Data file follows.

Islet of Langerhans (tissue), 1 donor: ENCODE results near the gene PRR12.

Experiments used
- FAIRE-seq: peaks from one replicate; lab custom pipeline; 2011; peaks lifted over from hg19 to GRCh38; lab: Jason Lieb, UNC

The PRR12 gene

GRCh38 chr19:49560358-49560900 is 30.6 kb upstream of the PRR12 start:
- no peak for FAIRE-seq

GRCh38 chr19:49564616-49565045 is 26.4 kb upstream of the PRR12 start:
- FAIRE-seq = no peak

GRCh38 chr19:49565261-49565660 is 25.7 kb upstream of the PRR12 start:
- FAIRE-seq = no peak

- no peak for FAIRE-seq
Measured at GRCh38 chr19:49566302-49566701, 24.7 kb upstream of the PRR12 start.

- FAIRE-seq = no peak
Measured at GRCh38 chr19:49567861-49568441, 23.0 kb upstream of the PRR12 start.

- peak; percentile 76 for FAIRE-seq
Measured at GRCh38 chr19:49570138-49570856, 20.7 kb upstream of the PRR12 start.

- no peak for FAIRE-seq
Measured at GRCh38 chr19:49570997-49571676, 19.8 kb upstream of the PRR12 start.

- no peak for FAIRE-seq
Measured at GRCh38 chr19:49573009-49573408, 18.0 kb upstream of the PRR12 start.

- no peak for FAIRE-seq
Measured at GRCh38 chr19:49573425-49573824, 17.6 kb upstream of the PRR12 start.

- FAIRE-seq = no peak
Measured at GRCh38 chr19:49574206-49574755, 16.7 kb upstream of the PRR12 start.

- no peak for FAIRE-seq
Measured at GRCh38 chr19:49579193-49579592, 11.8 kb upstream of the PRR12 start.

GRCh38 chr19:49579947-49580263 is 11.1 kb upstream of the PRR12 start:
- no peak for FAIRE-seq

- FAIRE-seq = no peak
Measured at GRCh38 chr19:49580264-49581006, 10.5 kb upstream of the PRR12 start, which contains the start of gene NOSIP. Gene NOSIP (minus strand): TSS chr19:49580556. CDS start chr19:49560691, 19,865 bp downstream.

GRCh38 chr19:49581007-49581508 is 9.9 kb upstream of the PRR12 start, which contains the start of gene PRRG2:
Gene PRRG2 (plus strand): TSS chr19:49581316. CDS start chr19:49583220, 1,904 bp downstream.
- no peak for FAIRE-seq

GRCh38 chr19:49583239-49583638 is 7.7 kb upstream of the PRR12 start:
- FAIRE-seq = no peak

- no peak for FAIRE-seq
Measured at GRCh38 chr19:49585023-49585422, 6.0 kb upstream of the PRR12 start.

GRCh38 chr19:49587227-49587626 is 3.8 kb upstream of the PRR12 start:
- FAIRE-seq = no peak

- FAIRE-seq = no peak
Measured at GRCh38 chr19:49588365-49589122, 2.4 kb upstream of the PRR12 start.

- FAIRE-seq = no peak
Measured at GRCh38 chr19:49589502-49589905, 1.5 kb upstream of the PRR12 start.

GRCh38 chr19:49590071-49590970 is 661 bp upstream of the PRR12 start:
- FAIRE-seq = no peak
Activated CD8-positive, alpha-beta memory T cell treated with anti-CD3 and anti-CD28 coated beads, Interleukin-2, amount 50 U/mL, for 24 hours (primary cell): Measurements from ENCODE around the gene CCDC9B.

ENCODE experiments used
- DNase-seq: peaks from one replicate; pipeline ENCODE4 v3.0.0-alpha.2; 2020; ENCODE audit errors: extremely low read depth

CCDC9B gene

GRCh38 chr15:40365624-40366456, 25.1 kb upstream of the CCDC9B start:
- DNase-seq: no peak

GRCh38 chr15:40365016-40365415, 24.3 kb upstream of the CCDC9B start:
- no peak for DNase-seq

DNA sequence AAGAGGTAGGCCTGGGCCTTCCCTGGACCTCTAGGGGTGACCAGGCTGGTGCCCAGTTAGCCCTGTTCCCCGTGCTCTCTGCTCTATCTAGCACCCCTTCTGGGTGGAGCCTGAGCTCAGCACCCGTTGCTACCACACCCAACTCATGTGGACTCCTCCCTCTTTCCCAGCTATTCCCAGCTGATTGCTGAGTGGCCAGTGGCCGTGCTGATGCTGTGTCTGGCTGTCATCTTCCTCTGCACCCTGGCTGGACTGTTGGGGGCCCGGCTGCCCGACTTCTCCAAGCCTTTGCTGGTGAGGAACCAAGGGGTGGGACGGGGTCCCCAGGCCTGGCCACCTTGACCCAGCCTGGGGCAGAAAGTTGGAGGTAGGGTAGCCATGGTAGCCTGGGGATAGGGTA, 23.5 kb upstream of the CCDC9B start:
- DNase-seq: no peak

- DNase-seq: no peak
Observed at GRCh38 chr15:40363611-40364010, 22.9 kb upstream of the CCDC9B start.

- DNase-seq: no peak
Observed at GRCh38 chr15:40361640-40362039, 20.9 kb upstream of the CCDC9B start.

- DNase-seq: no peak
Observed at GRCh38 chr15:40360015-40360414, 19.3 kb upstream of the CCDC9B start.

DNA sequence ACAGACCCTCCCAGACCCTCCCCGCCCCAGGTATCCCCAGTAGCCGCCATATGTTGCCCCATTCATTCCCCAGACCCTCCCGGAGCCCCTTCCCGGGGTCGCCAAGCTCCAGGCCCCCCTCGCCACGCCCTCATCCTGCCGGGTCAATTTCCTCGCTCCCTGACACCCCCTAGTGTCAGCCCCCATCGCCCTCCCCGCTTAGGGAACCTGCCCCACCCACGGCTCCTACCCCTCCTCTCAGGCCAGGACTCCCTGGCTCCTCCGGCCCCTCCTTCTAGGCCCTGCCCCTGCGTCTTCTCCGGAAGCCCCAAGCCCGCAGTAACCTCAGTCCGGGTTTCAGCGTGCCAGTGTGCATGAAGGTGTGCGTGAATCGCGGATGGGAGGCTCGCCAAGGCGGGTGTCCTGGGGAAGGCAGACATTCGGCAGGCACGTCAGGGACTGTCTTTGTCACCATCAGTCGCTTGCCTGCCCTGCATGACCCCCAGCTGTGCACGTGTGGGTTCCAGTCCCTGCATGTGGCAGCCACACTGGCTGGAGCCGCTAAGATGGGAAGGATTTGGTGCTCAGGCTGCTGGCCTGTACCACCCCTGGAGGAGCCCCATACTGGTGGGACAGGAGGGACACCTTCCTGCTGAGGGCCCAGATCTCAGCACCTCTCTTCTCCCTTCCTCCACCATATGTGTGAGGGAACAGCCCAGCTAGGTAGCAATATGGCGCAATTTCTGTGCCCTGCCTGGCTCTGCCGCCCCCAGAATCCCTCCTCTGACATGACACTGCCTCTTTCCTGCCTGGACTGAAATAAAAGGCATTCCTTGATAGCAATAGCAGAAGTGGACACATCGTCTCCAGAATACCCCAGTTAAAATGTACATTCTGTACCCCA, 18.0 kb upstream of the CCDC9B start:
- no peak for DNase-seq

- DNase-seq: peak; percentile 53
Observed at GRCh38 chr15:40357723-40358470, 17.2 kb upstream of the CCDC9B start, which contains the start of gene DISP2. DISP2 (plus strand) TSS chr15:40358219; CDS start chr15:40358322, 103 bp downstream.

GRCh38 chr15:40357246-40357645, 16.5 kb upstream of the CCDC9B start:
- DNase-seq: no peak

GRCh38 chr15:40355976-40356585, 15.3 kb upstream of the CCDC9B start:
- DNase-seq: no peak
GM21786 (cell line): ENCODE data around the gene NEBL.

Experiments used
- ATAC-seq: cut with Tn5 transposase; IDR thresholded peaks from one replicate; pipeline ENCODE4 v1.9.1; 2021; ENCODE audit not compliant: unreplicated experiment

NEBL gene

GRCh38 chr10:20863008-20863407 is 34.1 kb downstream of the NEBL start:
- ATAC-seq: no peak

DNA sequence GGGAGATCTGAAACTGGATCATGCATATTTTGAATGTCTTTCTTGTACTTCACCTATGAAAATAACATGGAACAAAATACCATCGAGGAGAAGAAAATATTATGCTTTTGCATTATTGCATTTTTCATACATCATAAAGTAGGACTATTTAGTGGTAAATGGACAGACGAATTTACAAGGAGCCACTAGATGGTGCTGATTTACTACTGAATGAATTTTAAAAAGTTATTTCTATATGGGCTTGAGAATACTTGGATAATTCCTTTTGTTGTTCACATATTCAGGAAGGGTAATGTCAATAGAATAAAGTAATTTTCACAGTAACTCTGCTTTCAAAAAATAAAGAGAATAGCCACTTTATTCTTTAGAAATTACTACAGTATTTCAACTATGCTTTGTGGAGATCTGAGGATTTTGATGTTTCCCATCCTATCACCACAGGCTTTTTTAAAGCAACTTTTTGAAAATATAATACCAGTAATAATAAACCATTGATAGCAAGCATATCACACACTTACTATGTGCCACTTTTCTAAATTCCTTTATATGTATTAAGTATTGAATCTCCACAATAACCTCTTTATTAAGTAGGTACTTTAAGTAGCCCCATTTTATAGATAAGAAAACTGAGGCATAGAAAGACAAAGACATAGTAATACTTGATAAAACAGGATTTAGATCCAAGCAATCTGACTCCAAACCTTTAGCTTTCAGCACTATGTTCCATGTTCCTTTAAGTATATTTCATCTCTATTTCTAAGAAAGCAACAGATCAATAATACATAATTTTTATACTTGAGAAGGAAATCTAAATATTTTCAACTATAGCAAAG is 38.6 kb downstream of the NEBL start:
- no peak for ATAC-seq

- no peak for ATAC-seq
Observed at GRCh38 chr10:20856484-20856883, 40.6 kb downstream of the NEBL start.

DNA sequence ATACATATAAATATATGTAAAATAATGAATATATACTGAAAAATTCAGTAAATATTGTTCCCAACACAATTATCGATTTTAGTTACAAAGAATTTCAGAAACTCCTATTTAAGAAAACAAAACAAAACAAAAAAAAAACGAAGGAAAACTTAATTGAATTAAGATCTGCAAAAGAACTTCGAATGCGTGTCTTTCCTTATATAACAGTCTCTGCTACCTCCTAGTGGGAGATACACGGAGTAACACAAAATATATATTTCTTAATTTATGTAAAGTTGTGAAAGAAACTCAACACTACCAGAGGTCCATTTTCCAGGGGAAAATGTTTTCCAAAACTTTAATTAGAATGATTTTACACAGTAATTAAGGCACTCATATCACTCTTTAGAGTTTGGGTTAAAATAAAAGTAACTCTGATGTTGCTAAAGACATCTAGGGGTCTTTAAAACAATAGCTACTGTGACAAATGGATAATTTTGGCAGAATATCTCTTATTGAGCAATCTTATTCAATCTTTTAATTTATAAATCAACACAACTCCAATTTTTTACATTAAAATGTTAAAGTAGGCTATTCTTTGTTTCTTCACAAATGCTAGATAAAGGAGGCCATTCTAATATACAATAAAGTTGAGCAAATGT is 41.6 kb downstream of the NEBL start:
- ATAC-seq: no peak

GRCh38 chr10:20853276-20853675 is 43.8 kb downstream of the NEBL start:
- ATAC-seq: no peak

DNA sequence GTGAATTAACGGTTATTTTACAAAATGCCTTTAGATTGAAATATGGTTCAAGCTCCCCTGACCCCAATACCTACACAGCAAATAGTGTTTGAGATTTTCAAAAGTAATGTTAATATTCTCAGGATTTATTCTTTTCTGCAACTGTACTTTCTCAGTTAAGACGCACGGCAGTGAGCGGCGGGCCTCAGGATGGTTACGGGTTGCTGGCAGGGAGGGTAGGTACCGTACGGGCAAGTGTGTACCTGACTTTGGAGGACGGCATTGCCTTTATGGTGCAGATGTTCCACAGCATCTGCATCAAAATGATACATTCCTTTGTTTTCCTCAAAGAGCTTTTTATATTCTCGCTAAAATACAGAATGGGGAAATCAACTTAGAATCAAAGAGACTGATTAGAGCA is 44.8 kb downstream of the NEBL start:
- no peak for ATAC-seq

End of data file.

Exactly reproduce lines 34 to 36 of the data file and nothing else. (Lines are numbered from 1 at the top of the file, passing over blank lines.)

GRCh38 chr19:49583239-49583638 is 7.7 kb upstream of the PRR12 start:
- FAIRE-seq = no peak

- no peak for FAIRE-seq